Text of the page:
Ziggo not required to disclose customer data associated with IP address for potential copyright infringement

IRIS 2020-1:1/18

Ronan Ó Fathaigh

Institute for Information Law (IViR)

On 5 November 2019, the Court of Appeal of Arnhem-Leeuwarden upheld a lower court judgment, finding that an Internet service provider (ISP) was not required to provide customer data associated with certain IP addresses that were identified as being used for potential copyright infringement.  

The case involved Dutch Film Works (DFW), which is the largest independent film distributor in the Netherlands in the field of cinema, home entertainment, video-on-demand and television. It is also a co-distributor of the US film The Hitman's Bodyguard (the “film”), and is entitled to take action on behalf of the film’s rightsholders for infringement of intellectual property rights. Ziggo is one of the largest telecommunications providers in the Netherlands and is an ISP.

In 2017, DFW commissioned a German company to monitor the unauthorised sharing of the film via BitTorrent networks, which allows peer-to-peer file sharing. Following the monitoring, in 2018, DFW requested that Ziggo provide the names and addresses of Ziggo customers associated with 174 IP addresses. These IP addresses had been recorded by the German company during its monitoring activities. Ziggo refused to release the data to DFW, and DFW initiated legal proceedings against Ziggo. On 8 February 2019, the Rechtbank Midden-Nederland (District Court of Midden-Nederland) rejected DFW’s claim to order Ziggo to disclose the customer data. DFW appealed the lower court judgment, and on 5 November 2019, the Court of Appeal of Arnhem-Leeuwarden rejected the appeal, and upheld the district court’s judgment.

The court of appeal began by stating that the question of whether there was a legal obligation on Ziggo to provide the customer data involved a balancing between the interest of DFW in protecting its intellectual property rights, and the interest of Ziggo in protecting the personal data of its customers. This balancing involved Ziggo customers' right to personal data under Article 8 of the EU Charter of Fundamental Rights (the Charter), and the right to respect for privacy under Article 8 of the European Convention on Human Rights (ECHR). It also involved DFW’s right to property under Article 17 of the Charter and Article 1 of Protocol 1 ECHR. Next, the court recognised that DFW had a legitimate interest in the provision of certain personal data from Ziggo. In this regard, the court took into account that individuals who had downloaded the film via BitTorrent had thereby intentionally infringed the intellectual property rights of DFW. As such, DFW had a legitimate interest in identifying the potential infringers, and to recover damages, by making requests to ISPs to provide the name and address details of the potential infringers.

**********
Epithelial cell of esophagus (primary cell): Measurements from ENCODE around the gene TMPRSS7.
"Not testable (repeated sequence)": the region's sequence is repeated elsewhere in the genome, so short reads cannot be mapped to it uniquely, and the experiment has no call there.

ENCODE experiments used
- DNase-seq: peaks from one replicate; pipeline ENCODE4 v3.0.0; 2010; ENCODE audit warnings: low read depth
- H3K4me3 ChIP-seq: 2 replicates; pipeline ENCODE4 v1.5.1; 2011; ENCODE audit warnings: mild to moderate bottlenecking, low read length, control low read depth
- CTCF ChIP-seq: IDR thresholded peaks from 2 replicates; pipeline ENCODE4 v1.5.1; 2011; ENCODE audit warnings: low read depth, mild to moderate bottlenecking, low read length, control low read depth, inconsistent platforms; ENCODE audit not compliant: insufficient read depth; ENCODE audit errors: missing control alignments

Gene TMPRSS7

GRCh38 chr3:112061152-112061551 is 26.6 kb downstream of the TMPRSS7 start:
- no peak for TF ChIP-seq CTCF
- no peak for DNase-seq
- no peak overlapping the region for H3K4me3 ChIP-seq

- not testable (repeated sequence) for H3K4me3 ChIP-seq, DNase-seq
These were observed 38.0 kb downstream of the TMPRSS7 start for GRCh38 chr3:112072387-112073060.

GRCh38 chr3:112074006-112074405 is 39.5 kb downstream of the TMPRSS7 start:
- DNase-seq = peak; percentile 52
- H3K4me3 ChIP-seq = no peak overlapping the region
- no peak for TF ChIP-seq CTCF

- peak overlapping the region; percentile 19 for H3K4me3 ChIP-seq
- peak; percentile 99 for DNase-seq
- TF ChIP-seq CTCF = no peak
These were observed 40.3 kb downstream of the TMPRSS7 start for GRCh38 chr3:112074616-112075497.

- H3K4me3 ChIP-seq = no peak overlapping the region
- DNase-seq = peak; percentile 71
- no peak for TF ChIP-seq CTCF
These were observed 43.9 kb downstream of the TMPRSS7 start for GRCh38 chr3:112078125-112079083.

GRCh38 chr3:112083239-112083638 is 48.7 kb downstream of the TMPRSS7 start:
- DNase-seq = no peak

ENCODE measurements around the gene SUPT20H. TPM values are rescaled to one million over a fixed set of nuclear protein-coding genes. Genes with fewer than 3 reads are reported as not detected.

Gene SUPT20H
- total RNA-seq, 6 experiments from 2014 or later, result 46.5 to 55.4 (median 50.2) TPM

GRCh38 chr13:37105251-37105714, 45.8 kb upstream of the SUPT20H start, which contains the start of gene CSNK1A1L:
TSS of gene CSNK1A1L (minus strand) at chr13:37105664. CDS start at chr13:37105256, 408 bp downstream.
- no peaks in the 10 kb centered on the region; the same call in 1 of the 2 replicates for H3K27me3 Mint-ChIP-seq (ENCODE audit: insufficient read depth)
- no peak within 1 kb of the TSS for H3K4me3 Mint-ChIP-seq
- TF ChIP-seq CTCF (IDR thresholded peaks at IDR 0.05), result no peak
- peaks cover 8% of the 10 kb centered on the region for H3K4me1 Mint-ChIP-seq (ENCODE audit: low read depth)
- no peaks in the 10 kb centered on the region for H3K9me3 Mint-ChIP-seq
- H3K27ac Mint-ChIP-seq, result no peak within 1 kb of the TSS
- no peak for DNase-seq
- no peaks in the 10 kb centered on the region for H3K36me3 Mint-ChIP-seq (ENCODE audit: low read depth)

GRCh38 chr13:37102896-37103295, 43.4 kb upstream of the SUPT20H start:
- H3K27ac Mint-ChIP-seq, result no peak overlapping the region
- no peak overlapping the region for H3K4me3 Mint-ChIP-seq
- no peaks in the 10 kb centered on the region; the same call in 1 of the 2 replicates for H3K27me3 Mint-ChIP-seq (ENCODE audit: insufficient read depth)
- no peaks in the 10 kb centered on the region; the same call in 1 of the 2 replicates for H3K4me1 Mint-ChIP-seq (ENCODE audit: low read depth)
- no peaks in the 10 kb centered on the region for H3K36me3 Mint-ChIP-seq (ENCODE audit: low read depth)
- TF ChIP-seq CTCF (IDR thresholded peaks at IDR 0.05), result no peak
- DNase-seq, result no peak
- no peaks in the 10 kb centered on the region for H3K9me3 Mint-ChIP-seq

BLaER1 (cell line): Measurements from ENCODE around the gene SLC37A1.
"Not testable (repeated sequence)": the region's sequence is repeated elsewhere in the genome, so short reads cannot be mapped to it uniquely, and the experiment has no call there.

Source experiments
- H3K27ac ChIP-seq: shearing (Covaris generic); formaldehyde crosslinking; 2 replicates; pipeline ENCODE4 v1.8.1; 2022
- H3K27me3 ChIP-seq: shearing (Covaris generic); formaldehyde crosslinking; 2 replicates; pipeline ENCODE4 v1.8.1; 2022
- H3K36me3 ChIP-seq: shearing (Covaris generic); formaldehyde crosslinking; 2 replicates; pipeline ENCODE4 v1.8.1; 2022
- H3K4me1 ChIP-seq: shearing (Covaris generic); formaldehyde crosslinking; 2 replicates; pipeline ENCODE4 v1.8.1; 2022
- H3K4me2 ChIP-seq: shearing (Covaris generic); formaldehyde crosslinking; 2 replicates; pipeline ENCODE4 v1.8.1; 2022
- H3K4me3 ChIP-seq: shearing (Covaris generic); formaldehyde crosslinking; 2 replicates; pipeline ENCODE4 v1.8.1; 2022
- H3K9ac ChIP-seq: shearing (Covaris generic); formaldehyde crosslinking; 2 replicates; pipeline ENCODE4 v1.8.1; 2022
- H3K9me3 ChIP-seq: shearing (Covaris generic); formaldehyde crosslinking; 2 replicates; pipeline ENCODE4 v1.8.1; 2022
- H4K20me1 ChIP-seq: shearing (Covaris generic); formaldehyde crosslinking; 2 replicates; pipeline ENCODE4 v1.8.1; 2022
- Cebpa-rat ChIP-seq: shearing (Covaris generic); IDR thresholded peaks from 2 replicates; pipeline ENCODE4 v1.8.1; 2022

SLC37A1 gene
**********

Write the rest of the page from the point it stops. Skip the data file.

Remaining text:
However, after balancing these interests, the court concluded that it would not issue an order for Ziggo to disclose the customer data. First, the court held that DFW had not made it sufficiently clear when it would use a certain action in relation to a Ziggo customer, which could range from sending a warning letter, to recovering costs and damages by issuing a summons. The court considered that Ziggo would be unable to adequately inform its customers in advance of the consequences of the provision of personal data to DFW. Secondly, the court considered that DFW was also not sufficiently transparent as to the amounts it would claim from these Ziggo customers, and the costs it would claim to have incurred to track down these Ziggo customers. As such, the consequences of the transfer of the Ziggo customers’ personal data could not be properly estimated. Finally, the Court held that DFW had not made clear how the rights of the Ziggo customers involved would be effectively guaranteed. In light of these considerations, the court refused the relief sought by DFW.


This article has been published in IRIS Legal Observations of the European Audiovisual Observatory.